Ecological and Economic Impacts of Aliens in the Hudson

We cannot make a rigorous accounting of the effects of alien species in the Hudson because (1) we don't have a full list of aliens in the river; (2) fewer than 10 percent of known aliens in the Hudson have received serious study; and (3) there has been no attempt to investigate the interactions among alien species, or between species introductions and other human impacts on the ecosystem. Nevertheless, the effects of alien species in the Hudson ecosystem surely are large and pervasive. Alien species have altered water chemistry, flow, and clarity, and biogeochemical cycling. They have become important predators, prey, and competitors of the native biota, thereby changing the complexion of biological communities throughout the estuary. Alien species have become valuable parts of the fishery, but interfered with boating and swimming and intake of drinking and cooling water. They have affected the ecology of the main channel, the shallows, rocky shorelines, and wetlands, and have presumably affected the brackish and marine sections of the estuary as well as the freshwater estuary. There probably is no habitat, general ecological process, or important human use of the river that has not been significantly changed by alien species. Introduction of alien species is one of the most important ways that humans have affected the Hudson River ecosystem.

The impacts of alien species on the Hudson seem certain to increase in the future as new invaders establish themselves in the river. Mills et al. (1996) estimated that about 15 percent of the aliens in the freshwater part of the Hudson basin have strong ecological effects, and current invasion rate is about seven species per decade. This suggests that we might see a new, ecologically important alien about once a decade in the freshwater part of the basin, in addition to new arrivals in the lower estuary. Alien species with strong ecological effects that probably will appear in the Hudson in the next five to fifty years include Corophium curvispinum,a filter-feeding am-phipod that is spreading through Europe fouling pipes and crowding out other benthic animals, including the zebra mussel (!) (van den Brink, van der Velde, and bij de Vaate, 1993; Paffen et al., 1994); Echinogammarus ischnus, another Caspian amphipod that already is widespread in the Great Lakes, where it is displacing native amphipods (Dermott et al., 1998); the New Zealand mud-snail Potamopyrgus antipodarum, established in the Great Lakes and elsewhere in North America, Australia, and Europe, where it has strong ecological effects (Hall, Tank, and Dybdahl, 2003); the Chinese mitten crab Eriocheir sinensis, now established on the West Coast (Cohen and Carlton, 1997) as well as in Europe, a species that migrates hundreds of kilometer into fresh waters and destroys dikes and river banks with its extensive burrows; and the round goby Neogobius melanostomus, a benthic fish that is now extremely abundant along Great Lakes shorelines (Charlebois et al., 1997). As these and other species appear in the Hudson, the cumulative impacts of alien species will increase.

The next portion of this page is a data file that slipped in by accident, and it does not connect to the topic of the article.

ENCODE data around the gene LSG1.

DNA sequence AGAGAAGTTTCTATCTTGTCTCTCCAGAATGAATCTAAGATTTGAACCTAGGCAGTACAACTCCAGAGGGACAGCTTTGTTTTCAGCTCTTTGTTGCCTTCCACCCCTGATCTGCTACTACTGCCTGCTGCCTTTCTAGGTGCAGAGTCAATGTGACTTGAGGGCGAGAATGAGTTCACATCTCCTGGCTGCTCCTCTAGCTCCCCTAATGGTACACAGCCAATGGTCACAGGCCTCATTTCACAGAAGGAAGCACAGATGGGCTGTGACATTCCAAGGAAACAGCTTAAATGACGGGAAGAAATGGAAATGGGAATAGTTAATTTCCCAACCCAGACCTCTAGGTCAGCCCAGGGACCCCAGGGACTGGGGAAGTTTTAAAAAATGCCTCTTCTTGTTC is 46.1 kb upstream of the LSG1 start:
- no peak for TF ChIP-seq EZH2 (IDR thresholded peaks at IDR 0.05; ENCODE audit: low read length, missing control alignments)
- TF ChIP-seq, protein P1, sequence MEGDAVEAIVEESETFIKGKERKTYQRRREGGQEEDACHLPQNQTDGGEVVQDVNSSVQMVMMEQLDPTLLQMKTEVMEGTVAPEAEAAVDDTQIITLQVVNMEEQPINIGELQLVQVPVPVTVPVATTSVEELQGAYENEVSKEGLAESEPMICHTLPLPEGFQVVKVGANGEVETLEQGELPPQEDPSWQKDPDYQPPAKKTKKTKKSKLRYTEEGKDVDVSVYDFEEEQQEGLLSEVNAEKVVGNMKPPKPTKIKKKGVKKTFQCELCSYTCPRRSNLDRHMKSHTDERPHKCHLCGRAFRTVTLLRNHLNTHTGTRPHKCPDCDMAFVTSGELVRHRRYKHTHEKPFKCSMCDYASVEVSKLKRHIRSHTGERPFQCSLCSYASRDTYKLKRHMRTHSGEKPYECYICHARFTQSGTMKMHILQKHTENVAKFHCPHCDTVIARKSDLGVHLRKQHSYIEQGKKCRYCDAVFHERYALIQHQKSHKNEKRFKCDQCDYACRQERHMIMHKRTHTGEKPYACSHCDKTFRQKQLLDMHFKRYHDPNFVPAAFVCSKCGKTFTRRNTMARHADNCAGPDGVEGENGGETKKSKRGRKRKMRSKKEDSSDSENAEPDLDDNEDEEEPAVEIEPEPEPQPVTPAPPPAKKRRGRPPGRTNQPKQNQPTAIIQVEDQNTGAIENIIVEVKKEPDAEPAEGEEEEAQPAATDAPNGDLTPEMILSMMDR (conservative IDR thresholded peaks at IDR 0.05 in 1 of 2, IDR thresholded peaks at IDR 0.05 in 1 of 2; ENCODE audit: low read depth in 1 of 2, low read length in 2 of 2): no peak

As is apparent from the case studies, eradication or comprehensive control of alien species is rarely attempted and usually unsuccessful. Aside from local control programs (for example, cutting water chestnut near marinas, poisoning zebra mussels in water intakes), only the water chestnut and purple loosestrife (Malecki et al., 1993) have been the objects of serious eradication programs in the Hudson. Whether the impacts of aliens are desirable or undesirable, they usually are irreversible.

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